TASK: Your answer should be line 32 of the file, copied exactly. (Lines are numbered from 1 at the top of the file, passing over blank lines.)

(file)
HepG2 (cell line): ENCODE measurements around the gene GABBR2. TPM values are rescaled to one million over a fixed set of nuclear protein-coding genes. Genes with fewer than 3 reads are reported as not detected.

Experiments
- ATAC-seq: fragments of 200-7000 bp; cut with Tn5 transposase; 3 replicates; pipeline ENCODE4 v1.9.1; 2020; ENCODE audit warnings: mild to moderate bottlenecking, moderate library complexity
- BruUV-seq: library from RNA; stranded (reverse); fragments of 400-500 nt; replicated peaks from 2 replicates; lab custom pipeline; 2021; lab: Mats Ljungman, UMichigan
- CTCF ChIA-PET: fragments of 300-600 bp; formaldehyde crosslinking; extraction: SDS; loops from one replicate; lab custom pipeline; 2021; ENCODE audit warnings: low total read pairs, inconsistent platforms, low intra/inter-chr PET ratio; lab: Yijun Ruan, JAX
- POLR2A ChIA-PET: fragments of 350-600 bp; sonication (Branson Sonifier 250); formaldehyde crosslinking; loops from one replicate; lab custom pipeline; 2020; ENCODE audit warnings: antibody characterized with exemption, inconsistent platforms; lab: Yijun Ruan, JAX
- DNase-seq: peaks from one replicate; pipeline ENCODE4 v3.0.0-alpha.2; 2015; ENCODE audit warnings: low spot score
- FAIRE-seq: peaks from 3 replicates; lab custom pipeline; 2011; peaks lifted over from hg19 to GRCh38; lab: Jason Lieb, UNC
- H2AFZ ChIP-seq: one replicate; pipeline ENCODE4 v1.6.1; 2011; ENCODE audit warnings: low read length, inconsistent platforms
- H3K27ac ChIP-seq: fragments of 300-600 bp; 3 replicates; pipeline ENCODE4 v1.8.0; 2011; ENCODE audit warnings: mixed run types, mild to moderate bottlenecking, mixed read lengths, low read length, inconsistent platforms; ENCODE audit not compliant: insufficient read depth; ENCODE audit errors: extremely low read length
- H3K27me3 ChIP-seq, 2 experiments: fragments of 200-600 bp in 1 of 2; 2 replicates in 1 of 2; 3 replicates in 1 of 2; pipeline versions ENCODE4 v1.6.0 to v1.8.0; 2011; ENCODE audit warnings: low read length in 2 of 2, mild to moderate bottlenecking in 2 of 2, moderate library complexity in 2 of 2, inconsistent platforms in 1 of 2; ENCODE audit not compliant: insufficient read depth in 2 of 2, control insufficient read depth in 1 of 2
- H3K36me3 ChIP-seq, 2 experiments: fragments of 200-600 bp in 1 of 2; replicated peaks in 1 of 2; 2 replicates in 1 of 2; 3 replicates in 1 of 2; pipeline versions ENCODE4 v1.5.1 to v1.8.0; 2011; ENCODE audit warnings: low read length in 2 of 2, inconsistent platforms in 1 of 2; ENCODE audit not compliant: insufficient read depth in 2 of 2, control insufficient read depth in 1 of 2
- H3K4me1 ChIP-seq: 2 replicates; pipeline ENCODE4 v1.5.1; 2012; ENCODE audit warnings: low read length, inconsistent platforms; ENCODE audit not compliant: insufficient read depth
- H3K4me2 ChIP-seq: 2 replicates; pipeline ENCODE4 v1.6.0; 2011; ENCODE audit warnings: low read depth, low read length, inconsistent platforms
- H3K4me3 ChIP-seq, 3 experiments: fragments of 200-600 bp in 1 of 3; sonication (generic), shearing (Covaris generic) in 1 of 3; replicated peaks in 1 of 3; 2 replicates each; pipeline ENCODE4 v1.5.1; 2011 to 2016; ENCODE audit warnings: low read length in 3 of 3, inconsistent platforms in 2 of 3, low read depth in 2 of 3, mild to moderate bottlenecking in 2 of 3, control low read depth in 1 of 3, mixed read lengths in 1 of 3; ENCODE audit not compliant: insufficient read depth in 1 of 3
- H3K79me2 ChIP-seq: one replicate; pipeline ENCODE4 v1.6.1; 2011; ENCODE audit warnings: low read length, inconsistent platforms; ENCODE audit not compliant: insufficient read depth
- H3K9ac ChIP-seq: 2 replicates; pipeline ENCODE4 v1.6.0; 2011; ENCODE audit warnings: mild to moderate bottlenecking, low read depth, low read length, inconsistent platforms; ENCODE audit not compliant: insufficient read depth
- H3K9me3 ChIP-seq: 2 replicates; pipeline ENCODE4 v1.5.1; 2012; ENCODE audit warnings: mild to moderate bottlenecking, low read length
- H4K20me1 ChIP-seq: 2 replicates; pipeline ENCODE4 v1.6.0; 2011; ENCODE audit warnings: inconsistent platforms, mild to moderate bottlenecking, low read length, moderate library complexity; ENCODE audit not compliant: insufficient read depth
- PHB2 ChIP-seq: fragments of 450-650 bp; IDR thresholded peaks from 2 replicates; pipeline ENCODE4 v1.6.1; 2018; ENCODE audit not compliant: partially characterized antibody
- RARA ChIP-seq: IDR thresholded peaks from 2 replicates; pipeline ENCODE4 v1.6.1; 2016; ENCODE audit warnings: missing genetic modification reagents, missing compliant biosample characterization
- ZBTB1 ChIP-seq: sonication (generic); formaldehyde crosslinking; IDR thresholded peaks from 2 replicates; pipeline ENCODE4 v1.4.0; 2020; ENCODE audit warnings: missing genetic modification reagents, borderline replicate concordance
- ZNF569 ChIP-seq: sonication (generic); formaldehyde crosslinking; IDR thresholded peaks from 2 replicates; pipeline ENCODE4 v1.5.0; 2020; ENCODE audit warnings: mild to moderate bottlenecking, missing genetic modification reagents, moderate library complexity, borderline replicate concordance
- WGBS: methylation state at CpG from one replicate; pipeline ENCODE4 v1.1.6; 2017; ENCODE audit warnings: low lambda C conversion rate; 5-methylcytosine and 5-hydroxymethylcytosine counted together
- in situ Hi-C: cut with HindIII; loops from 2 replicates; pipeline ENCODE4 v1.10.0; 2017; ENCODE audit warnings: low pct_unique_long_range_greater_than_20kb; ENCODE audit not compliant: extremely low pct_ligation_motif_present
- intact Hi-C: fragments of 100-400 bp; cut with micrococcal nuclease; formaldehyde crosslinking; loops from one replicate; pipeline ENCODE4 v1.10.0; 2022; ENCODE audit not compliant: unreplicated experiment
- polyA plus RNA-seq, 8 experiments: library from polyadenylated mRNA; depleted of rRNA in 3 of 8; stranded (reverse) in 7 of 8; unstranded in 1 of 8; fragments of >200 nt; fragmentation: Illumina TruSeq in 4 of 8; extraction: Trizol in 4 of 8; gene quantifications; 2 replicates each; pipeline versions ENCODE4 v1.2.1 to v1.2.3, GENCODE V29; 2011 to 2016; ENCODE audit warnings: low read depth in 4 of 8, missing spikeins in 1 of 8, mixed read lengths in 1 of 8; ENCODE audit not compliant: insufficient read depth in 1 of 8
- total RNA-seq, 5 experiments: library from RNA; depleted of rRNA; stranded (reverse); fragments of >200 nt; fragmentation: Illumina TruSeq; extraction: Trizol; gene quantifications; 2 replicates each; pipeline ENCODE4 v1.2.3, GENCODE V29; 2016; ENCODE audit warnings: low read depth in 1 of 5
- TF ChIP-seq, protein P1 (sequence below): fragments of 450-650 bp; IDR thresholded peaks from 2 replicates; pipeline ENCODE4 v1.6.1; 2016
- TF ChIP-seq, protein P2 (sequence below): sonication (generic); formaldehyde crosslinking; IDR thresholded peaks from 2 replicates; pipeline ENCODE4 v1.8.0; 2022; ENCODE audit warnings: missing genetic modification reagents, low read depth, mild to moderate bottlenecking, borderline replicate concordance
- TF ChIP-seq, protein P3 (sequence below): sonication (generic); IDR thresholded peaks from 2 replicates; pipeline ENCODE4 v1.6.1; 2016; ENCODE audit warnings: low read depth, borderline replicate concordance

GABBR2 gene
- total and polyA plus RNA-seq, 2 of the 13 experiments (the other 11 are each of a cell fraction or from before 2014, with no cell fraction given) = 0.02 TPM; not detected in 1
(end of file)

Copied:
GABBR2 gene